You can’t go a week now, without being confronted by an awards ceremony. This week it’s Fox’s Teen Choice Awards from Los Angeles – after which the Teen Choice Awards winners will be seen proudly hefting their multi-coloured surfboards across our papers and screens. But how long will this new found fame last? Who are the true winners of this awards ceremony? Obviously, it’s the brands.
Winners and losers on the red carpet
There are clear benefits for a network like Fox airing awards. To name but a few:
- It associates the Fox brand with A-List stars
- It stakes a claim for knowing an important audience group – teenagers
- And, perhaps most importantly, it gives execs a chance to live it up for a night
However, with so many awards floating around it is hard to stand out. Miley Cyrus’ twerking on the 2013 VMAs stood out more than any of the night’s winners (Anyone remember them? Didn’t think so). As entertaining as incidents like these are, they are tied to a particular year and are not replicable annually.
So what is it that acts as a bloodline, tying awards together year on year and symbolising what they mean to the viewing public? The only clear identifier seems to be the awards themselves, which give us an indication of which key values the organisers think their audience connects with and what will elicit aspirational sighs from sofas across the land.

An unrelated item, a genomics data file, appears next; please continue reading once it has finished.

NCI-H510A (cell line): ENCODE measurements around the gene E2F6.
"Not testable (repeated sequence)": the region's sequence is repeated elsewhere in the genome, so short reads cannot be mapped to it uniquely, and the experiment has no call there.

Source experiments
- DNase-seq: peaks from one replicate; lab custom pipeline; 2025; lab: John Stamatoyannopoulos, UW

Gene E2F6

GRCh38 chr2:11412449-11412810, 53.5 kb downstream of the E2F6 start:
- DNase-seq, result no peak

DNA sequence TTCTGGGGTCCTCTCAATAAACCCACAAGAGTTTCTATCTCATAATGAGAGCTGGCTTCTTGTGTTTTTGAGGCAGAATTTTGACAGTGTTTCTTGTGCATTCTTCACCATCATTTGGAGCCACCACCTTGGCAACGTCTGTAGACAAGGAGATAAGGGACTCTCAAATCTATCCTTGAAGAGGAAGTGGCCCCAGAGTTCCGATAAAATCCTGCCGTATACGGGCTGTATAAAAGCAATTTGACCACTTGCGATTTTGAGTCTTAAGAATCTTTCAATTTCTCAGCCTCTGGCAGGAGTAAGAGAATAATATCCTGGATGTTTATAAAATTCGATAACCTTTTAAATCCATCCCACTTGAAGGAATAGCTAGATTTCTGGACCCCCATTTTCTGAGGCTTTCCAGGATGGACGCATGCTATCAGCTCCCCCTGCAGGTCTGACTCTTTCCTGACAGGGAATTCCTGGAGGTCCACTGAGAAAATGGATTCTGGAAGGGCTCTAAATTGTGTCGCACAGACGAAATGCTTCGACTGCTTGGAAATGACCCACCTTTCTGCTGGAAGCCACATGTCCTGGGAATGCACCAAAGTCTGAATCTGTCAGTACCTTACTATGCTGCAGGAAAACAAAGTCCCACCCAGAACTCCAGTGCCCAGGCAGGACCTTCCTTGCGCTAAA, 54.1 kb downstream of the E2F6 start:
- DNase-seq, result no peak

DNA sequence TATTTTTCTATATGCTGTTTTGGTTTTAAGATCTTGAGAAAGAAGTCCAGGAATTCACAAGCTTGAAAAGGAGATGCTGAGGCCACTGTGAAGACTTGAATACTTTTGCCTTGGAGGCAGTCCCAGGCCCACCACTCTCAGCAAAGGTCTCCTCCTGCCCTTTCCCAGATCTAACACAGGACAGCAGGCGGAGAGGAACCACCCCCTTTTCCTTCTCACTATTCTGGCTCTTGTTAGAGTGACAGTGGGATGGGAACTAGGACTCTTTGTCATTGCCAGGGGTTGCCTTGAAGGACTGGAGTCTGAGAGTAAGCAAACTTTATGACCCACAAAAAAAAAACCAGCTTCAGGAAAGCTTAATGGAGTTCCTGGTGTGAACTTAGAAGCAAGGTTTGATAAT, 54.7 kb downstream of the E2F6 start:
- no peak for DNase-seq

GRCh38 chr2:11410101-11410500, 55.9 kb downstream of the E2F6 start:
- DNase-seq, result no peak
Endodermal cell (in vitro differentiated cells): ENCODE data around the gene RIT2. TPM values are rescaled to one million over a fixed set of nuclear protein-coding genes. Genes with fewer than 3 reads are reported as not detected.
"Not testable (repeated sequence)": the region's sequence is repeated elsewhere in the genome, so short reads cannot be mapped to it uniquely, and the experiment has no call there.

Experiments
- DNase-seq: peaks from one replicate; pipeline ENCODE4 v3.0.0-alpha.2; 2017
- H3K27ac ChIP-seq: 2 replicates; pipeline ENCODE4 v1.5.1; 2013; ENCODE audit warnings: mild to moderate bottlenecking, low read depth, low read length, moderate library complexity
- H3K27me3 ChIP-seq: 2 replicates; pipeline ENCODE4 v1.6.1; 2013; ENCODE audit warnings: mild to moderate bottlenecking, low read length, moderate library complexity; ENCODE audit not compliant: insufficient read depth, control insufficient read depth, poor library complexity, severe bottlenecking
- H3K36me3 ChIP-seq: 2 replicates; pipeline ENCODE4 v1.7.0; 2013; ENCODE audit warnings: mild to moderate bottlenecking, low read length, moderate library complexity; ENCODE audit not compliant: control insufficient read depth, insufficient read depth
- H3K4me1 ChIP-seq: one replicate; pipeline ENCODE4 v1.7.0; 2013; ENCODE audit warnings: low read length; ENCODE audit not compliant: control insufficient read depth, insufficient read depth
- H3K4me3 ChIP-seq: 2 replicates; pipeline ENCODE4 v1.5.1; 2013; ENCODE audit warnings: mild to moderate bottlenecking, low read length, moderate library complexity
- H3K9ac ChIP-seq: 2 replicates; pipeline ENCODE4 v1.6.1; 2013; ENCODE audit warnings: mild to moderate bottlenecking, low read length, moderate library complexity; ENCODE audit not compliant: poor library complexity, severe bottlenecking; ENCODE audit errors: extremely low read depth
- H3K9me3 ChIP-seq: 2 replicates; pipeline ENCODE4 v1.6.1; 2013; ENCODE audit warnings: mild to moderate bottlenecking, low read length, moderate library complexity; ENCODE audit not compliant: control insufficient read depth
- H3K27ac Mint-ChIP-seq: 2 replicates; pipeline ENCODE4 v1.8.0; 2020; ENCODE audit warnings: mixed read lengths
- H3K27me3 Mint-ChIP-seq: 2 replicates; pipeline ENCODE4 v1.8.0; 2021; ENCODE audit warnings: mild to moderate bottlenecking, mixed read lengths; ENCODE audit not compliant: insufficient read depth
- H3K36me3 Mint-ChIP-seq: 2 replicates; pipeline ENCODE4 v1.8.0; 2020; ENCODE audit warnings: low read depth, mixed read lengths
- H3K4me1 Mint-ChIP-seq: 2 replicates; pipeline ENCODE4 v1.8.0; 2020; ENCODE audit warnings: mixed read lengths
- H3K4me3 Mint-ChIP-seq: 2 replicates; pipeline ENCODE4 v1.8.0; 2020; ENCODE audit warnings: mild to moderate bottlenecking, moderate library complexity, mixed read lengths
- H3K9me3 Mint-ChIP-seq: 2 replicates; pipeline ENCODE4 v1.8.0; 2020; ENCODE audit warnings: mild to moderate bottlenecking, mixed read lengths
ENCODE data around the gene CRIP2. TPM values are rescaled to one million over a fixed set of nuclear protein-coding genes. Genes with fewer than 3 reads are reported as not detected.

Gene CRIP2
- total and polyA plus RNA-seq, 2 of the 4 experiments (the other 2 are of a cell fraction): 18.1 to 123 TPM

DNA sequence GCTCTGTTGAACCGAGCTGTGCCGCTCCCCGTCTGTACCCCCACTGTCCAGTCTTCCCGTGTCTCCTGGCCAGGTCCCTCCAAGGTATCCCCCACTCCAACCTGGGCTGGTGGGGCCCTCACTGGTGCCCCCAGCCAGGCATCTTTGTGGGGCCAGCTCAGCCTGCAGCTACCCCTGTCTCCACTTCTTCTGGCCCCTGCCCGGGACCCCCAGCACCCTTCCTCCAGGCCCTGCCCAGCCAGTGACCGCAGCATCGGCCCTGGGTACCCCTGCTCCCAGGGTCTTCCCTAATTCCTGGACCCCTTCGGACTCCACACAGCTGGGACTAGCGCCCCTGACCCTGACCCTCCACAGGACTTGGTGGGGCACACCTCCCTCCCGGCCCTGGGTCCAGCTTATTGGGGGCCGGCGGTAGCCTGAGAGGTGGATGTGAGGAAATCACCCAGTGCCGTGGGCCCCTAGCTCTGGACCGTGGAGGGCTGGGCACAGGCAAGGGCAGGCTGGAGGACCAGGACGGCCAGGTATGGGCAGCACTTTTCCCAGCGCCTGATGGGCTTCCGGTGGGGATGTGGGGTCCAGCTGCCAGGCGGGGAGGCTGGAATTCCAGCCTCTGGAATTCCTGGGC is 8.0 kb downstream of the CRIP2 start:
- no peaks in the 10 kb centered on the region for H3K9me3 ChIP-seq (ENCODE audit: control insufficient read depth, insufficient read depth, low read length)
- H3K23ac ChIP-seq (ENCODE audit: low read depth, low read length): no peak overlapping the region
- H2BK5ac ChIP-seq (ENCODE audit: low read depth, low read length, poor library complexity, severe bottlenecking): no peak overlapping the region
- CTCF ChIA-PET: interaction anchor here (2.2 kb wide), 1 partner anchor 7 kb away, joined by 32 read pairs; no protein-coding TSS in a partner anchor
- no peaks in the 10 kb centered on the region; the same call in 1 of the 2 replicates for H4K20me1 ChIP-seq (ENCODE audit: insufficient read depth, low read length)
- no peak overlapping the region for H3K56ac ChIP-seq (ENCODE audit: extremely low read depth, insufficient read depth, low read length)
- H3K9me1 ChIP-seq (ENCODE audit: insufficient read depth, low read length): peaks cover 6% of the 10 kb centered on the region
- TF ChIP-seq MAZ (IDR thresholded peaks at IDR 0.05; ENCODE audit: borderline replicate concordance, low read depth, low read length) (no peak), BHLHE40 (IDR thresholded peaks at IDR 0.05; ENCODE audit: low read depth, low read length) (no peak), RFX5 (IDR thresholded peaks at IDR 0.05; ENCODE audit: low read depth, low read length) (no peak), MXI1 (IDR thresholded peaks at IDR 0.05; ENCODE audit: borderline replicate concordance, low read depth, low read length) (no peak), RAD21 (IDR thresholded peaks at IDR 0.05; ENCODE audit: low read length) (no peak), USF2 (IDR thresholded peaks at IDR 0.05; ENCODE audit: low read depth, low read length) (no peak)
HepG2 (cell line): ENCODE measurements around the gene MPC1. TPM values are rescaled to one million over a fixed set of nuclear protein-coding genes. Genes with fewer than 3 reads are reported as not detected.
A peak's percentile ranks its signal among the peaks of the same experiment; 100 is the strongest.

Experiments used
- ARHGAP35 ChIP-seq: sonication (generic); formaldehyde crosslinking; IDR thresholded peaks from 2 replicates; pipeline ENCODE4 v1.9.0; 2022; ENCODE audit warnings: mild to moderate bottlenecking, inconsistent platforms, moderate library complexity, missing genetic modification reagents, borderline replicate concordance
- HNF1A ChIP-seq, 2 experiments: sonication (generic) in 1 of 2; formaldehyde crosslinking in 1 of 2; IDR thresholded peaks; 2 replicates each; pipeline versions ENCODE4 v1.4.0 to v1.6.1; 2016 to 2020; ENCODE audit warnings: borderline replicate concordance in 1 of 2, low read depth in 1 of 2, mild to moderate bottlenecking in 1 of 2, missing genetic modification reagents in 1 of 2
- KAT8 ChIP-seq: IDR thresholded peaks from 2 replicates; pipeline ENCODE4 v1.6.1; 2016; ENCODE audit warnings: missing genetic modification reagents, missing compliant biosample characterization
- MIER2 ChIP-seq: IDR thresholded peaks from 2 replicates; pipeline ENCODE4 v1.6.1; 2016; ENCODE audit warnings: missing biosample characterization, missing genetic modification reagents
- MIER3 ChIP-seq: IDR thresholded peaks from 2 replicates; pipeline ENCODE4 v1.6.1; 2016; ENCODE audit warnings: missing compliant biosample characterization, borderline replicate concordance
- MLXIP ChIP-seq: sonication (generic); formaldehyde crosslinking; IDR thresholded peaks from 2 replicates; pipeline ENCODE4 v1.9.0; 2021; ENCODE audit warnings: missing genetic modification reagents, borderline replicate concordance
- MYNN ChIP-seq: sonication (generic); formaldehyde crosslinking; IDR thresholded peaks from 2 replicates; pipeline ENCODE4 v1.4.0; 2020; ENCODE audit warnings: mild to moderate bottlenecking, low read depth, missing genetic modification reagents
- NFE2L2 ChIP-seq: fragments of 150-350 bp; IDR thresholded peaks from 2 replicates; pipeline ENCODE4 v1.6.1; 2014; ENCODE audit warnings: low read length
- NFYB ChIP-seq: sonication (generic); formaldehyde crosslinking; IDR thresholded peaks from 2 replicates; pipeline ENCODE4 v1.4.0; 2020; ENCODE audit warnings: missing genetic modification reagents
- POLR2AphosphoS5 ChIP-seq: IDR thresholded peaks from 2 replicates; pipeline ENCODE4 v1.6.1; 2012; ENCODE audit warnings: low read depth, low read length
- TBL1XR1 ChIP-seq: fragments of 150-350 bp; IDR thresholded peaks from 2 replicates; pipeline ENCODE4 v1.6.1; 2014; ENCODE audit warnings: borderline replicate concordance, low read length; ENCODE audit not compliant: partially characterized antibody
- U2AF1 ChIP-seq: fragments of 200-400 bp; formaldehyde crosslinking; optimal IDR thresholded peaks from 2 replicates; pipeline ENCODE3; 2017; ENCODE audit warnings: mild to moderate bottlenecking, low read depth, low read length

When the Teen Choice Awards winners walk down the red carpet with their prizes, they’re actually going to be taking home much more than a garish board. At Hook Research, we’ve been studying teens and teen brands for a long time and using our Talking Human ethos to engage them in powerful, authentic conversations.
From our chats with young people around the world, this is what we think each award symbolises for its corresponding brand.
What are the Teen Choice Awards winners – and others like them – actually winning?
FREEDOM: The Teen Choice Award plumps for a surfboard (redesigned each year). This is supposed to symbolise the freedom of summer, where lithe young bucks race to the beach, don board shorts and carve the waves.
RISK-TAKING: The classic MTV Spaceman award planting a flag in the ground (in outerspace), pushing boundaries, taking risks, and challenging the consensus.
BRITISHNESS: The Brit’s Britannia with extra levels of jingoism from the bespoke annual design provided by a British Artist.
BEING THE DADDY: Nothing says overblown success like the Oscar. If you were looking for examples of patriarchal domination you’d be hard pushed to go past a large solid gold man, in nothing but a pair of y-fronts carrying a sword
TRADITION: The Nickelodeon blimp in the Kids Choice Awards is based on the Nick logo from the mid 80s, an old-fashioned juggernaut flying into the skies to dump gunge on fully expectant celebrities.
As media (in terms of music and moving content) homogenises, the awards themselves are increasingly important in defining the award brand. They symbolise a mood-state and capture the imagination of an audience. Looking at these awards with a critical eye gives us a bit more insight not only into the brands that host them, but also gives us a peek at what they think about their core audiences…